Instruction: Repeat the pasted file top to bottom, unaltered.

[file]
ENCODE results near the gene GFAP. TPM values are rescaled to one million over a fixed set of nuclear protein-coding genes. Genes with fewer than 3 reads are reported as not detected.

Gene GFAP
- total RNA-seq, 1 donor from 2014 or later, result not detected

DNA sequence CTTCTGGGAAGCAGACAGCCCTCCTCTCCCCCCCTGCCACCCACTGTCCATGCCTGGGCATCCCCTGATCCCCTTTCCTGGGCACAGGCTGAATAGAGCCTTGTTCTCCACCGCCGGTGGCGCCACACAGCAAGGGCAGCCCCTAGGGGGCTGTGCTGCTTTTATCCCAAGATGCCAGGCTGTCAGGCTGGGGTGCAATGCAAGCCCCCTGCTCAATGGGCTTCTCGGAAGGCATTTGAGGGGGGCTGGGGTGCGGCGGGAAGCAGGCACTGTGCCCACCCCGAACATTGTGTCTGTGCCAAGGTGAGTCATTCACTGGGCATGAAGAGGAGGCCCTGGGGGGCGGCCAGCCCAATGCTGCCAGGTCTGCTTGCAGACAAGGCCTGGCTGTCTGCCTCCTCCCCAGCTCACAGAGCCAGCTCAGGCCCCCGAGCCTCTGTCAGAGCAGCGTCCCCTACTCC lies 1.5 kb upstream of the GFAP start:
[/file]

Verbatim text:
ENCODE results near the gene GFAP. TPM values are rescaled to one million over a fixed set of nuclear protein-coding genes. Genes with fewer than 3 reads are reported as not detected.

Gene GFAP
- total RNA-seq, 1 donor from 2014 or later, result not detected

DNA sequence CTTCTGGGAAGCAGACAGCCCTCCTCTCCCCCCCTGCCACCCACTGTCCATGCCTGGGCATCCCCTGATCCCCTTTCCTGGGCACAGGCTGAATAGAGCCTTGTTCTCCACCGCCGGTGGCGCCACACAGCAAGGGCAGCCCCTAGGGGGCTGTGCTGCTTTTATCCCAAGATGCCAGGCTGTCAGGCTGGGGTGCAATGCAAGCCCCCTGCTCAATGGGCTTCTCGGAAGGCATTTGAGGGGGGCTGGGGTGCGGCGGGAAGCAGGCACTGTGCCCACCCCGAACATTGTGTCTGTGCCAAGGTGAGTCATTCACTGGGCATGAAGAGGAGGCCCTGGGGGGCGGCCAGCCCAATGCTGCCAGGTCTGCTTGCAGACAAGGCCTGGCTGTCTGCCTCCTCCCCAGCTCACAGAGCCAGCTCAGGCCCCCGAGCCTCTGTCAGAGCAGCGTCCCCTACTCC lies 1.5 kb upstream of the GFAP start: